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Managing Board – Executive Director Conflict

Summary: Boards and executive directors must work to mitigate harmful conflict in their relationship and nurture tools to overcome challenges.

One of the most critical relationships within any organization is the one between the board and its senior staff member, the executive director (ED) or CEO. This relationship is often a key determinant of the organization’s success, as both entities must collaborate effectively in the best interests of the organization. But what should be done if there is a conflict between the board and their senior staff member?

There are a few essential points to acknowledge first:

  1. Conflict is not inherently a bad thing.
  2. Boards are made up of individuals who may feel differently about issues.
  3. The ED knows significantly more and dedicates far more time than the entire board combined.
  4. The board is the ED’s boss.
  5. The board has fiduciary responsibilities and may be liable for decisions.
  6. Conflict can be a very bad thing.

Conflict can be defined in various ways, but my preferred brief definition states that conflict occurs whenever someone impedes the interests of another. Conflict can be interpersonal (between people), intragroup (within a group), or intergroup (between groups). This includes minor disagreements to violent altercations and everything in between and is often split into task conflict and interpersonal conflict. Task conflict, which focuses on tasks, ideas, or issues, is generally considered beneficial and is the kind of conflict we want to encourage within relationships. For instance, if a board member proposes an idea and the ED constructively and rightly points out flaws, this can lead to an improved outcome than adopting everything without a critical eye. Good things happen from task conflict.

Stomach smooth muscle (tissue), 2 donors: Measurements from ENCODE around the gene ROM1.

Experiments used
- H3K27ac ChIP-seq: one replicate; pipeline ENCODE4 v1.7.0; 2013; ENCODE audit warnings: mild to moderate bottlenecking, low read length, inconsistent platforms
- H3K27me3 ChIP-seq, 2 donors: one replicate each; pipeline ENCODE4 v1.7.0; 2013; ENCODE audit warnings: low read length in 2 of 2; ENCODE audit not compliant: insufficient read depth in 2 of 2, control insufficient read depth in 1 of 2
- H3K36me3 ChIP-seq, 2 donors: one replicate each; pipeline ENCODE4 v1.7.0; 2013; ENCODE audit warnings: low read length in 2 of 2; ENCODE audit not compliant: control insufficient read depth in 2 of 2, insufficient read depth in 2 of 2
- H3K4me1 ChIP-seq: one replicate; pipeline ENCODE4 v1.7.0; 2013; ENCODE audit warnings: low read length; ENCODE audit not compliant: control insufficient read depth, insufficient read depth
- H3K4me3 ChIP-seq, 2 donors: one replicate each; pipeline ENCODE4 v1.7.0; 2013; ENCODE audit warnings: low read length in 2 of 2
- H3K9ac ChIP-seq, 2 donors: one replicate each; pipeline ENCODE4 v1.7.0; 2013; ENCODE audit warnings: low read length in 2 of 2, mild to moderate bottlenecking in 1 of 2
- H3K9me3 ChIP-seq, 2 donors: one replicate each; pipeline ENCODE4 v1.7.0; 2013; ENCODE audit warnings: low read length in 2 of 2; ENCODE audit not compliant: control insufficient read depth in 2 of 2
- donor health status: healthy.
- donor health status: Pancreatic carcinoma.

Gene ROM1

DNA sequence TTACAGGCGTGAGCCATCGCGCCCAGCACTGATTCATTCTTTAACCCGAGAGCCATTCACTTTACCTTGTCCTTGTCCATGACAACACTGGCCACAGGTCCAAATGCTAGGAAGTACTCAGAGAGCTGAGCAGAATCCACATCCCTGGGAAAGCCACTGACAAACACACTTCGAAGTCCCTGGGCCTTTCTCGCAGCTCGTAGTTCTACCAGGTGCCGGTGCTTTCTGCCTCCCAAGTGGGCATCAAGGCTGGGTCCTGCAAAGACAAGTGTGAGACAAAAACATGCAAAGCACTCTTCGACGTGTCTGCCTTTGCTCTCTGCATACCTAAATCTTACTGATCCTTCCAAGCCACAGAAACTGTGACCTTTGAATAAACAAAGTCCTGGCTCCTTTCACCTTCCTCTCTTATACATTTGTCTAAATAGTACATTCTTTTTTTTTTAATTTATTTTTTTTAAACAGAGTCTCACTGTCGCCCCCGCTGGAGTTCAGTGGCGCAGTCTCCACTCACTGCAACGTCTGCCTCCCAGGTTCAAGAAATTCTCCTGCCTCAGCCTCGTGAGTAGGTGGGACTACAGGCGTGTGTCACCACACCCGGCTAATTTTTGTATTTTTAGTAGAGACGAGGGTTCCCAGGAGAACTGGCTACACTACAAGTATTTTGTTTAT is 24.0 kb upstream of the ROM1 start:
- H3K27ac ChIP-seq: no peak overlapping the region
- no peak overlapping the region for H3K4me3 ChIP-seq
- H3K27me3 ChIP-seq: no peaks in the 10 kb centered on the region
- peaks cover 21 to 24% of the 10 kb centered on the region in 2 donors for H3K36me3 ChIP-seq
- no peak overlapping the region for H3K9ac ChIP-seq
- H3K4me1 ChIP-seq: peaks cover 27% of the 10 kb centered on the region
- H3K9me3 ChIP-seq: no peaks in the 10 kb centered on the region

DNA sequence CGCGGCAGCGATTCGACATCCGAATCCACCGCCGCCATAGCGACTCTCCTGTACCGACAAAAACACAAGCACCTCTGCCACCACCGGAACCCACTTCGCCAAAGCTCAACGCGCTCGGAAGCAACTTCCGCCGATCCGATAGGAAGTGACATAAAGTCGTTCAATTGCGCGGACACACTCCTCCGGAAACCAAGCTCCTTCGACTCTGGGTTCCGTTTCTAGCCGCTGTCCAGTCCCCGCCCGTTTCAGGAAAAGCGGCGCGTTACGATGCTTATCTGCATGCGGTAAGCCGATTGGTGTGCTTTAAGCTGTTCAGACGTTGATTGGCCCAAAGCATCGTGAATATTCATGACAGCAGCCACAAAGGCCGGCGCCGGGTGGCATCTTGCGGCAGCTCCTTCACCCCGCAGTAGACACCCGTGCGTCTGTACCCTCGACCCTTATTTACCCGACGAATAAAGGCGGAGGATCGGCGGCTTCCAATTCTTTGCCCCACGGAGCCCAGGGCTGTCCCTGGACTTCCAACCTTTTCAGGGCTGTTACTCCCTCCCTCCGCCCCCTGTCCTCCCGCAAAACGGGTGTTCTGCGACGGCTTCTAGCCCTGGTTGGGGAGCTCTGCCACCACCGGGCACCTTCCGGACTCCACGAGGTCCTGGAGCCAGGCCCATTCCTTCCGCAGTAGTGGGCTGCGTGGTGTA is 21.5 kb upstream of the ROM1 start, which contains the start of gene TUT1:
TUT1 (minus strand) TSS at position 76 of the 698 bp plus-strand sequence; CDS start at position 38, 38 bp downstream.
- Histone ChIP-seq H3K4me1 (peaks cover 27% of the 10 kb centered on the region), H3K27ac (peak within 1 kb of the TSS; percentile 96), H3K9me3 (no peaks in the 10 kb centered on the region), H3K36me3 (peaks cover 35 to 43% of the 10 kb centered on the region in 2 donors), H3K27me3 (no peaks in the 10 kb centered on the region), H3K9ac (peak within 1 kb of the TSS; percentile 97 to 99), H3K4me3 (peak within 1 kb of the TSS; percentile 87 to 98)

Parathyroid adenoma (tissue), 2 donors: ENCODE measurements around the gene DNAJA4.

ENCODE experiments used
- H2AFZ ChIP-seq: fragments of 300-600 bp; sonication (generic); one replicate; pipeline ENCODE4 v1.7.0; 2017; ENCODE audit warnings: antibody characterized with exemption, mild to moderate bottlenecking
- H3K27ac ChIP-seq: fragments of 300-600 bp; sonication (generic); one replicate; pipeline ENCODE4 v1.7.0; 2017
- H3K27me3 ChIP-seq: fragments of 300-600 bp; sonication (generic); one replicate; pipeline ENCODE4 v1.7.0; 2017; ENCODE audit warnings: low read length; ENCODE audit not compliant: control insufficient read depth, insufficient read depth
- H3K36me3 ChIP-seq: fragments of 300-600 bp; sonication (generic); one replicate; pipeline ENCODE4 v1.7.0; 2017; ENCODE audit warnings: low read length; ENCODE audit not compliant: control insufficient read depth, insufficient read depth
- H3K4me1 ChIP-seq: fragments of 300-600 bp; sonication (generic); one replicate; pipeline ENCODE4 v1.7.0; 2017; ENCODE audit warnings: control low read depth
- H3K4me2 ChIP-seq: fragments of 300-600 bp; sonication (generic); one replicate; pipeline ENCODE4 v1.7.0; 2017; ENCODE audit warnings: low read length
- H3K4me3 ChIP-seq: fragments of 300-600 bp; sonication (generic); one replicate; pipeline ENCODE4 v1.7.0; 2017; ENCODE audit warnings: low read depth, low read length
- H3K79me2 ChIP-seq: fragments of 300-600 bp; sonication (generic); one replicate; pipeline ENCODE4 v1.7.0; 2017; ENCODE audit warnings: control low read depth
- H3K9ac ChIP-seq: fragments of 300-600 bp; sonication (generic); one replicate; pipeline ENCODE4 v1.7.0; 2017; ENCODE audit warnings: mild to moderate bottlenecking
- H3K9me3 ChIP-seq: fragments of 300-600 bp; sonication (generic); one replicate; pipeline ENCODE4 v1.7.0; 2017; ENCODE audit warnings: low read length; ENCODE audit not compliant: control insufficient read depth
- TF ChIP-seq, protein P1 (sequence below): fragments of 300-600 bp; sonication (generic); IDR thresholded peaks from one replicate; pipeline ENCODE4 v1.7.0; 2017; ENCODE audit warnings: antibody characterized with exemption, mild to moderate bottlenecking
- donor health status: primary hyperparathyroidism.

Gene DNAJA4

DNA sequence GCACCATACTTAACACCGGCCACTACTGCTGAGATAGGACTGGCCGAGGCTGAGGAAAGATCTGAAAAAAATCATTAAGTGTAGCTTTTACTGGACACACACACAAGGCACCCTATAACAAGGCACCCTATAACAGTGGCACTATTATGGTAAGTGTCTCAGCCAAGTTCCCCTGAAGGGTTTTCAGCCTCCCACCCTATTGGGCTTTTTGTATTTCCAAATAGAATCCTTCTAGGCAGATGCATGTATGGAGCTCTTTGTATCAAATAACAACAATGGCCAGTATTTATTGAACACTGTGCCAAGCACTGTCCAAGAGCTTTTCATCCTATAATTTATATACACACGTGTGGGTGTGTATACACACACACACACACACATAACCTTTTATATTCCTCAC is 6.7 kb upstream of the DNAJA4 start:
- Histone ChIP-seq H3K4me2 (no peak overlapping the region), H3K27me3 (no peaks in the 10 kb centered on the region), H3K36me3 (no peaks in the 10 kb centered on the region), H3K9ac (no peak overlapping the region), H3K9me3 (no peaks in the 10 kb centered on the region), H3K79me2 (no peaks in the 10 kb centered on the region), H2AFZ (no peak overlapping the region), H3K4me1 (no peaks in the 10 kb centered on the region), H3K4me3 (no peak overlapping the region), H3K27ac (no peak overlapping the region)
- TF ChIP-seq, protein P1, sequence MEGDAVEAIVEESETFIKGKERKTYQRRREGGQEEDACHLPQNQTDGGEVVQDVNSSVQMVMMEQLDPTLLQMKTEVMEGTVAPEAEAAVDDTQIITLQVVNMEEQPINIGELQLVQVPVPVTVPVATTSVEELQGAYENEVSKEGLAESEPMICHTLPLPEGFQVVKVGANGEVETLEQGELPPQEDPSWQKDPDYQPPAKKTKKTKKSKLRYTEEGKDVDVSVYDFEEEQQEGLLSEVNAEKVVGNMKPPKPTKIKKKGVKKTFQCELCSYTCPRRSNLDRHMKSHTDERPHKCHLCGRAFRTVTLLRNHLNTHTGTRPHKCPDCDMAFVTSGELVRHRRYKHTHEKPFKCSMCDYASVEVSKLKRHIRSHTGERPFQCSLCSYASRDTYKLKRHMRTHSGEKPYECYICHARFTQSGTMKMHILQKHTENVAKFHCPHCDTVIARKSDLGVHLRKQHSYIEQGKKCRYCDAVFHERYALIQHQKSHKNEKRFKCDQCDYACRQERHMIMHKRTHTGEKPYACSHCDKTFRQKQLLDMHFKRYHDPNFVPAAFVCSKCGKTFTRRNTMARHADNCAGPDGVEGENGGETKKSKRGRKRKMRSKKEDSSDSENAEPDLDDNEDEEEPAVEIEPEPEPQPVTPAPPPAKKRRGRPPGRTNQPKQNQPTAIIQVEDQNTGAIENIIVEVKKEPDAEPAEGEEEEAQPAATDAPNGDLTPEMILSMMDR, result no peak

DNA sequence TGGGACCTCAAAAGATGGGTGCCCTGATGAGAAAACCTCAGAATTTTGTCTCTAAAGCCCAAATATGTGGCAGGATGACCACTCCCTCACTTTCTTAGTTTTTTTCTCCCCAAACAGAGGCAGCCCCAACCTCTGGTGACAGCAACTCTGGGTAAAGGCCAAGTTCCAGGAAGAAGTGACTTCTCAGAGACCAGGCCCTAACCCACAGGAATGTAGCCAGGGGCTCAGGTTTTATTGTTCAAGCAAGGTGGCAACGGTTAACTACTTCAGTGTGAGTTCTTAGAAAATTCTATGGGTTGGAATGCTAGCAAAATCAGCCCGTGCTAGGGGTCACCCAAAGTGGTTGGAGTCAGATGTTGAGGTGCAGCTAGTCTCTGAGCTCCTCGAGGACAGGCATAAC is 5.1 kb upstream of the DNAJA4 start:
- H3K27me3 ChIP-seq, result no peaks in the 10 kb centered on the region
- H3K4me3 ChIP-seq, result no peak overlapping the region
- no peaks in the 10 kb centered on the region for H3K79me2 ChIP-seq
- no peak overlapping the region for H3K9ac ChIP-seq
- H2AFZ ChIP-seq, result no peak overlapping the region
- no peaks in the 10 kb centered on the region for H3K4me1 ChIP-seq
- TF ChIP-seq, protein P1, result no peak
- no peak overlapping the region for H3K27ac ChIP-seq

While the board speaks with one voice and makes decisions collectively, it is composed of individuals who may disagree and have nuanced perspectives on issues. Conflict between an ED and the board can involve the entire board or individual board members, each posing particular challenges.

The executive director is likely the most knowledgeable person about the organization and its activities, often far more knowledgeable than any board member. The ED will work 40-50 hours per week, while the entire board may collectively put in not much more than that per month. This doesn’t mean the ED is always right in a conflict with the board, but there needs to be an acknowledgment of a significant knowledge and information gap.

However, the board is also the ED’s boss and must fulfill that role. This can naturally lead to tension and conflict, as is common in all employee/employer relationships. The board/ED relationship is unique because the board is usually present only sporadically and often outside of regular working hours. Combined with the knowledge gap, this can pose particular challenges for a board in effectively leading their staff member. The ED needs to recognize the importance of their accountability to the board.

The board is also legally responsible for the organization to some extent. Directors of incorporated entities have fiduciary duties, chief among them the responsibility to effectively oversee the organization’s work and their staff member. Providing oversight and determining success can easily lead to disagreements, but this will also generally lead to better decisions and outcomes.